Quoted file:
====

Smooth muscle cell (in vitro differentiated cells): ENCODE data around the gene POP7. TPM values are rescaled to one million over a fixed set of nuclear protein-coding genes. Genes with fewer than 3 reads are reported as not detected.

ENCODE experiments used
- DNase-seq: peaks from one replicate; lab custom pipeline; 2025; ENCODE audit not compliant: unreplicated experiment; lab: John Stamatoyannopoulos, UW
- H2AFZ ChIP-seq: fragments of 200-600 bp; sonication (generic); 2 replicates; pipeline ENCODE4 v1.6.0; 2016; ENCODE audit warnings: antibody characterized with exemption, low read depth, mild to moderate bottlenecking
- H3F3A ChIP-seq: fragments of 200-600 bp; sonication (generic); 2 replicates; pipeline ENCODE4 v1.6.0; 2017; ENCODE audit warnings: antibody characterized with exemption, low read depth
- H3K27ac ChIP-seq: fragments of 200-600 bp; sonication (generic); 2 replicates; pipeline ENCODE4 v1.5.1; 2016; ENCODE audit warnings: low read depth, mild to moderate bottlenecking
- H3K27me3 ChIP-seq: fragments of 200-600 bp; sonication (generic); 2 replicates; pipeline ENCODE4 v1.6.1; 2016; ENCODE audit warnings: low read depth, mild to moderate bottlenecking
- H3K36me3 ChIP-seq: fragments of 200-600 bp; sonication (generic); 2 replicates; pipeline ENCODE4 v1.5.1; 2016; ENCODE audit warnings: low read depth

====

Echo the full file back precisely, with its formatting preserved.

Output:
Smooth muscle cell (in vitro differentiated cells): ENCODE data around the gene POP7. TPM values are rescaled to one million over a fixed set of nuclear protein-coding genes. Genes with fewer than 3 reads are reported as not detected.

ENCODE experiments used
- DNase-seq: peaks from one replicate; lab custom pipeline; 2025; ENCODE audit not compliant: unreplicated experiment; lab: John Stamatoyannopoulos, UW
- H2AFZ ChIP-seq: fragments of 200-600 bp; sonication (generic); 2 replicates; pipeline ENCODE4 v1.6.0; 2016; ENCODE audit warnings: antibody characterized with exemption, low read depth, mild to moderate bottlenecking
- H3F3A ChIP-seq: fragments of 200-600 bp; sonication (generic); 2 replicates; pipeline ENCODE4 v1.6.0; 2017; ENCODE audit warnings: antibody characterized with exemption, low read depth
- H3K27ac ChIP-seq: fragments of 200-600 bp; sonication (generic); 2 replicates; pipeline ENCODE4 v1.5.1; 2016; ENCODE audit warnings: low read depth, mild to moderate bottlenecking
- H3K27me3 ChIP-seq: fragments of 200-600 bp; sonication (generic); 2 replicates; pipeline ENCODE4 v1.6.1; 2016; ENCODE audit warnings: low read depth, mild to moderate bottlenecking
- H3K36me3 ChIP-seq: fragments of 200-600 bp; sonication (generic); 2 replicates; pipeline ENCODE4 v1.5.1; 2016; ENCODE audit warnings: low read depth